Molecular detection and analysis of Feline Leukemia Virus (FeLV) Long Terminal Repeat (LTR) sequences in neoplastic and non-neoplastic FeLV-induced diseases of domestic cats
Jackson, Marion Louise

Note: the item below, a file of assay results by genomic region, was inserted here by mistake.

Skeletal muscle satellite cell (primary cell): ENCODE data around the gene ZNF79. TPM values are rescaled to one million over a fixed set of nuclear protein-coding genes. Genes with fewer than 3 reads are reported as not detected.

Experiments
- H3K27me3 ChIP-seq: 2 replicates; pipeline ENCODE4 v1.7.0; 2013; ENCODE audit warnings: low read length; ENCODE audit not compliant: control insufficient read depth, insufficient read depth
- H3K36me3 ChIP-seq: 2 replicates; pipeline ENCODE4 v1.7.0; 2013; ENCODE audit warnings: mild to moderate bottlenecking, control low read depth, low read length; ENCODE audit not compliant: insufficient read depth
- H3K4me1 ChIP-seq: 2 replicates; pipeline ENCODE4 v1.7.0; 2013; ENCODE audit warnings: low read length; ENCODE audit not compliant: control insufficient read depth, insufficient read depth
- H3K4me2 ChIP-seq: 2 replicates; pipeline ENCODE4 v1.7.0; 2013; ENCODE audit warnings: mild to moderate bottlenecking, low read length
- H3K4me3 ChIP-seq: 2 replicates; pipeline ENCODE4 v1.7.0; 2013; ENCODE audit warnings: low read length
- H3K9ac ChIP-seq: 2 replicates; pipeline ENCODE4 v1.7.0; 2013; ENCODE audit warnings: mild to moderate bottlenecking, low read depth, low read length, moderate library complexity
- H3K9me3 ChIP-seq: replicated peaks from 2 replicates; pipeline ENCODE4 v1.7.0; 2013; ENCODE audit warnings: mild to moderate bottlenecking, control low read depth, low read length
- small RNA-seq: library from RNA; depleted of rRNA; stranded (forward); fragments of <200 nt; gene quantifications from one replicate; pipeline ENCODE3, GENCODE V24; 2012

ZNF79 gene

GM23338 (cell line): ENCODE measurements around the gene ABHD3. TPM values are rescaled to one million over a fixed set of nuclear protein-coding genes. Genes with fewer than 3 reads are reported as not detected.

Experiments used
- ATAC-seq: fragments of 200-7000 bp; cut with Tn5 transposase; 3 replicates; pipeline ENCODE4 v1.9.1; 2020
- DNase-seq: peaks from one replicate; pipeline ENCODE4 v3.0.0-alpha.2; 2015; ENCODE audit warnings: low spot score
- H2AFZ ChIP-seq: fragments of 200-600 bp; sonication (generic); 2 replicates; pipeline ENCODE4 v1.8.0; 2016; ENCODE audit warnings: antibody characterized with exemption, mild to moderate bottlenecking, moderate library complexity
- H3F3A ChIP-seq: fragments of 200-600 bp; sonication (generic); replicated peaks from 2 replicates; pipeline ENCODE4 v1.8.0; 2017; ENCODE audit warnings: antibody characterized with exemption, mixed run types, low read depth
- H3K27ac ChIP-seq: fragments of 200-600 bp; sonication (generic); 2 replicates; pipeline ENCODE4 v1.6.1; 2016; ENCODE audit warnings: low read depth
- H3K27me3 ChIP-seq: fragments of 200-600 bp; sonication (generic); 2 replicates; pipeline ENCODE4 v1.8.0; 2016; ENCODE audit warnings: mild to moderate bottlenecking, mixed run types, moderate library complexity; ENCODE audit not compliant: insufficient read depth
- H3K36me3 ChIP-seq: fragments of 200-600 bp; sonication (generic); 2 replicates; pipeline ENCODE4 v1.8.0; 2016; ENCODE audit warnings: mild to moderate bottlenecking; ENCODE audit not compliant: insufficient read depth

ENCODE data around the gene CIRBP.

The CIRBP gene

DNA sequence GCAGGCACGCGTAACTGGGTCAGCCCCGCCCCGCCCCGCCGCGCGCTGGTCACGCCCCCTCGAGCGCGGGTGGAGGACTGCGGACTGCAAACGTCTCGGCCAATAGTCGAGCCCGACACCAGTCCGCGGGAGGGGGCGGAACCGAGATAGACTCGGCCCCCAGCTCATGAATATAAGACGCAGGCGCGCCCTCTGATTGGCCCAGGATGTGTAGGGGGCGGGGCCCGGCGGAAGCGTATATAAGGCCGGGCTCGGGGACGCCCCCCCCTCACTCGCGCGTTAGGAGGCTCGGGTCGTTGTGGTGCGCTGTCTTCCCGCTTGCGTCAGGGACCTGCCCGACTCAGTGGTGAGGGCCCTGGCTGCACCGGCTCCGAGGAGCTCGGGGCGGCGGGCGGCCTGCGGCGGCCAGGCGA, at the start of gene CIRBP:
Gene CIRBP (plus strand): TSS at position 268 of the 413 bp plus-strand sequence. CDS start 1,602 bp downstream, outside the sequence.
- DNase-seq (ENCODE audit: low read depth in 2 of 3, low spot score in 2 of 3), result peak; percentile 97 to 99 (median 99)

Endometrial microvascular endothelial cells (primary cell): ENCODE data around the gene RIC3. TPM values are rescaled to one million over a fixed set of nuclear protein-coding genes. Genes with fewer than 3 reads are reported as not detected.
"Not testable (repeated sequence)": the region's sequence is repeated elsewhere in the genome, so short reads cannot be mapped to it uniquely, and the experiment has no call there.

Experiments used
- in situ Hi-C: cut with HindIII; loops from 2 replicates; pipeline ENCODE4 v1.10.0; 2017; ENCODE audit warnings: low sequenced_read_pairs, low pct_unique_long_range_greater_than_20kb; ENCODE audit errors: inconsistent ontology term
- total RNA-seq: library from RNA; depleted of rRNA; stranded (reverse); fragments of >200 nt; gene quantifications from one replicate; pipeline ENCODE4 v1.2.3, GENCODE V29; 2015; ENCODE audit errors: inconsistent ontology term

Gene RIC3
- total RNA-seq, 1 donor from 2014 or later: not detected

The feline leukemia virus (FeLV) causes degenerative and proliferative hemolymphatic diseases in domestic cats. Some cats with clinicopathologic evidence of FeLV infection have no detectable FeLV antigen within tissues. To test the hypothesis that FeLV provirus is present but not expressing antigen in some cats, a region of the FeLV long terminal repeat (LTR) was detected using the polymerase chain reaction (PCR) and compared to FeLV antigen detection using immunohistochemistry (IHC) or enzyme-linked immunosorbent assay (ELISA), in tissues from cats with suspected FeLV-related disease. In the retrospective study to investigate lymphosarcomas (LSAs) from 70 cats, FeLV DNA was detected significantly more often than antigen, particularly in tumors from cats $\ge$7 yr. Conclusions were that latent or defective FeLV may be more prevalent in LSAs from older cats. Older cats may have eliminated replicating FeLV, but retained non-replicating, but LSA-inducing strains of the virus. The prospective study to investigate FeLV in peripheral blood from 68 sick cats with varying clinicopathologic evidence of FeLV-related disease, revealed no difference in the prevalence of FeLV DNA compared to antigen. The possibility exists that in test-negative cats with high suspicion of FeLV-related disease, non-replicating FeLV may have been present in tissues other than peripheral blood cells. Previous studies suggest T cell but not B cell transformation by FeLV. However in earlier reports, only mature B cell markers were used, and investigations involved mainly thymic (T cell) tumors. In this study, of 70 feline LSAs evaluated immunohistochemically using commercially available T and B cell antibodies, 67% were T cell and 27% were B cell. The B cell tumors were as likely as T cell tumors to contain FeLV DNA and antigen. Both B and T cell tumors from older cats were more likely to contain FeLV DNA than demonstrable FeLV antigen. Conclusions were that FeLV transforms B cells as well as T cells, although in older cats, LSA may be associated with non-replicating FeLV. Studies with some type C retroviruses indicate that genomic variance within the LTR relates, in part, to disease manifestation. Therefore, the nucleotide sequences of LTR PCR products from natural cases of neoplastic and non-neoplastic FeLV-related disease were determined. Phylogenetic analysis of FeLV LTR sequences from tissues of 33 infected cats, showed genomic homology among 4 of 5 antigen-negative LSAs. Previously, enhancer duplications were found to be prevalent in neoplastic FeLV diseases, however no repeat sequences were found in this study. Point mutations relative to the common form FeLV were frequent, and most involved 5 single nucleotide sites both within and peripheral to nuclear protein binding motifs. All LSAs, but particularly those not expressing antigen, contained the fewest LTR mutations compared to this region in other FeLV-related diseases. Mutations within the LTR enhancer region are unlikely to account for the lack of viral gene expression in antigen-negative LSAs. Functional studies will be required to determine how specific point mutations within the FeLV LTR relate to disease potential in infected tissues. The lack of consistent LTR changes among FeLV-induced disease groups indicates that genetic alterations within the LTR enhancer are at least not solely responsible for disease manifestation. Envelope, gag, and other regions of the viral genome, as well as cellular oncogenes and other host factors may act in concert to determine outcome in infected cats.